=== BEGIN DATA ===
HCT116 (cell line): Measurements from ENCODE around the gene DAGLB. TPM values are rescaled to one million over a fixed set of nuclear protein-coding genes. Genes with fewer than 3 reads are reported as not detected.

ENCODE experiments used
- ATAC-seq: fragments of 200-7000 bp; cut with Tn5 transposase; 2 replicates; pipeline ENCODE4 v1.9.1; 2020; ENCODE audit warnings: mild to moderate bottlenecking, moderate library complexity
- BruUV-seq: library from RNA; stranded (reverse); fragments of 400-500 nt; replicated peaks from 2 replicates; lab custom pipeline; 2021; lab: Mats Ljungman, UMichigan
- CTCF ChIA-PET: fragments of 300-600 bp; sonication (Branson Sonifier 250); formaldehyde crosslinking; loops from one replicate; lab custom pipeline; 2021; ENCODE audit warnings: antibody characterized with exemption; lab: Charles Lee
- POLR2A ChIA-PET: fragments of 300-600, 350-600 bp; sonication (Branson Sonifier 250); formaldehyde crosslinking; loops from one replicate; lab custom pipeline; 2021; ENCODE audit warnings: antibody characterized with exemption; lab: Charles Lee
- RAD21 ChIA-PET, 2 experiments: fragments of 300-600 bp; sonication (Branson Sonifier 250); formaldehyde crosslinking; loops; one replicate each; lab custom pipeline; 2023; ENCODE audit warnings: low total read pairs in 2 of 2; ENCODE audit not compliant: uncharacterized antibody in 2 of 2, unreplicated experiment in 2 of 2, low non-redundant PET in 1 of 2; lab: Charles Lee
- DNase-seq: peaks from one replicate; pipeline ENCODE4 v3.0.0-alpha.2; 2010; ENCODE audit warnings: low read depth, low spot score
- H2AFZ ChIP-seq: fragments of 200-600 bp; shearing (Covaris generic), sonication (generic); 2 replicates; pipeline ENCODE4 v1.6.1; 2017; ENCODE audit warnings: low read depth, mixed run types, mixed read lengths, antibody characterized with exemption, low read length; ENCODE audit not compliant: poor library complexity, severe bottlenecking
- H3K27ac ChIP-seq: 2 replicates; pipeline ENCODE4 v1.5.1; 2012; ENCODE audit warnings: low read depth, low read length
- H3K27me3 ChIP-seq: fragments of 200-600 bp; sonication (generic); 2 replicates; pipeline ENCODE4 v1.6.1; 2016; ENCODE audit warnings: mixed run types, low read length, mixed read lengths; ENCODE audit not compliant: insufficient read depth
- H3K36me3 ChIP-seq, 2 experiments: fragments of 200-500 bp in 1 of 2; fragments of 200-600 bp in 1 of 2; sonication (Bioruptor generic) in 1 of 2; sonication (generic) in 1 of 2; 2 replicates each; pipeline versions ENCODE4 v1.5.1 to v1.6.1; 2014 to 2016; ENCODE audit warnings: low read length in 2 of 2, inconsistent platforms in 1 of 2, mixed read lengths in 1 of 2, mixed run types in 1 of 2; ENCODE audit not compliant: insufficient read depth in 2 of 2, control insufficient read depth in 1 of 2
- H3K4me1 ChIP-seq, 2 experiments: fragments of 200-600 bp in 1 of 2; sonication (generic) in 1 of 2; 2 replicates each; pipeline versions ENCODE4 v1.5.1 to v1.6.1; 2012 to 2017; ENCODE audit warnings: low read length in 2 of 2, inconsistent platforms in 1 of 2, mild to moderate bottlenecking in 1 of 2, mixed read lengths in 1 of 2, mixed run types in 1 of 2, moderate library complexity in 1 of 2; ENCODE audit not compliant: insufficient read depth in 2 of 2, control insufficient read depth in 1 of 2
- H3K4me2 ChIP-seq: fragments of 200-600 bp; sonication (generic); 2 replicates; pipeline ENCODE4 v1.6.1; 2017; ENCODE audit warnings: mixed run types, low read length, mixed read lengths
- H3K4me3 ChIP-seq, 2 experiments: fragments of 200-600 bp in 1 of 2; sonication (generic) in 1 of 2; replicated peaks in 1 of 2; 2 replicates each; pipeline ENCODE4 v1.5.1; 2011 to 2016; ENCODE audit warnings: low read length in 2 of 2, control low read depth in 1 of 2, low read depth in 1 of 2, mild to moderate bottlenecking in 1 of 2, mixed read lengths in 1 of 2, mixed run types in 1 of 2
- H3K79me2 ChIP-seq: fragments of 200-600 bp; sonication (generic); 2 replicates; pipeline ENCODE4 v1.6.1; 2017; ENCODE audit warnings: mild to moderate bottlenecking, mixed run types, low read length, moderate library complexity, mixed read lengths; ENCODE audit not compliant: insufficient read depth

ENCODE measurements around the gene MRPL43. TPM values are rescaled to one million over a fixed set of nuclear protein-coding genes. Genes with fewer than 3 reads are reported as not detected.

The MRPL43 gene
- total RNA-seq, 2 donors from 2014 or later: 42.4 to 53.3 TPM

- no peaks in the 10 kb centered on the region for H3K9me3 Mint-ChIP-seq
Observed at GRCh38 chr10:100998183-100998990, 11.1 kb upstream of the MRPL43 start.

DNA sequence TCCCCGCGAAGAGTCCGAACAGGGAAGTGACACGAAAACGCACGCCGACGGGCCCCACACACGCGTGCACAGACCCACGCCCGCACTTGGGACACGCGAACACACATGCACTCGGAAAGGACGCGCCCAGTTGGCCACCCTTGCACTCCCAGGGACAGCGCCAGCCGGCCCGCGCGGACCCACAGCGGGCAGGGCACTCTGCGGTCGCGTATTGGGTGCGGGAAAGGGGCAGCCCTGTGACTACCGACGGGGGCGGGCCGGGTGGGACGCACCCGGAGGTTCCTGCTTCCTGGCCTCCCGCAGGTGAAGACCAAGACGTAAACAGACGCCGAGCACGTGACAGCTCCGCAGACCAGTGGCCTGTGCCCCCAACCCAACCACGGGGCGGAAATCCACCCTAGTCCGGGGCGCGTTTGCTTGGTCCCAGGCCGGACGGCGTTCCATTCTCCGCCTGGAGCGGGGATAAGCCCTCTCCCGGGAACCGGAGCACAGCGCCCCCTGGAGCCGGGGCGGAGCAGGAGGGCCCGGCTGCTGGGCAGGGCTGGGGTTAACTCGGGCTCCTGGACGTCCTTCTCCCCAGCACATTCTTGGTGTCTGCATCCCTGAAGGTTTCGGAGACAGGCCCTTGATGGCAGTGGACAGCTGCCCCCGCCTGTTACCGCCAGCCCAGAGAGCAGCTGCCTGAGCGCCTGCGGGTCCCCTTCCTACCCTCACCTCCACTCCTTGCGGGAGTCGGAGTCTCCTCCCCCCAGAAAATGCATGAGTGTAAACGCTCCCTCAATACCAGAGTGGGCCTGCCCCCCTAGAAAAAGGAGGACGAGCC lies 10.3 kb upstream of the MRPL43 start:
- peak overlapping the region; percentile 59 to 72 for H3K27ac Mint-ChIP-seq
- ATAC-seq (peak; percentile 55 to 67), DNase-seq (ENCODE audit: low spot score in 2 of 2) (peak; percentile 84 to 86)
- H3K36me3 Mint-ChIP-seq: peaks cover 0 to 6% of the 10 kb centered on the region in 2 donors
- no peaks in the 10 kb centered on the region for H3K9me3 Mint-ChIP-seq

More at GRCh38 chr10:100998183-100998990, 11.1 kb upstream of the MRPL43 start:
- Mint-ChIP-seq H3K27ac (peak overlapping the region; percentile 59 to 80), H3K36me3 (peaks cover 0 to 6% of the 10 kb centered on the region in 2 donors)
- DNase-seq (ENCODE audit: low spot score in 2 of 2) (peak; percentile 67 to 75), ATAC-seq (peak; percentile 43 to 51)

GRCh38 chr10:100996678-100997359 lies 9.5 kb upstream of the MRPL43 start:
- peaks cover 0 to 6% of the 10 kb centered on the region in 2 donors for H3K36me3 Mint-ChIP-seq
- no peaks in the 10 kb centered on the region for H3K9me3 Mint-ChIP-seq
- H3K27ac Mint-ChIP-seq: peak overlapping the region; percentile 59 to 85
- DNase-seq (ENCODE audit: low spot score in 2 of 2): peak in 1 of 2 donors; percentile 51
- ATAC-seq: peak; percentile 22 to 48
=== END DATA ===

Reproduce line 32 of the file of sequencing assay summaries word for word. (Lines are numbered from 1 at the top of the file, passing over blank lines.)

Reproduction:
- no peaks in the 10 kb centered on the region for H3K9me3 Mint-ChIP-seq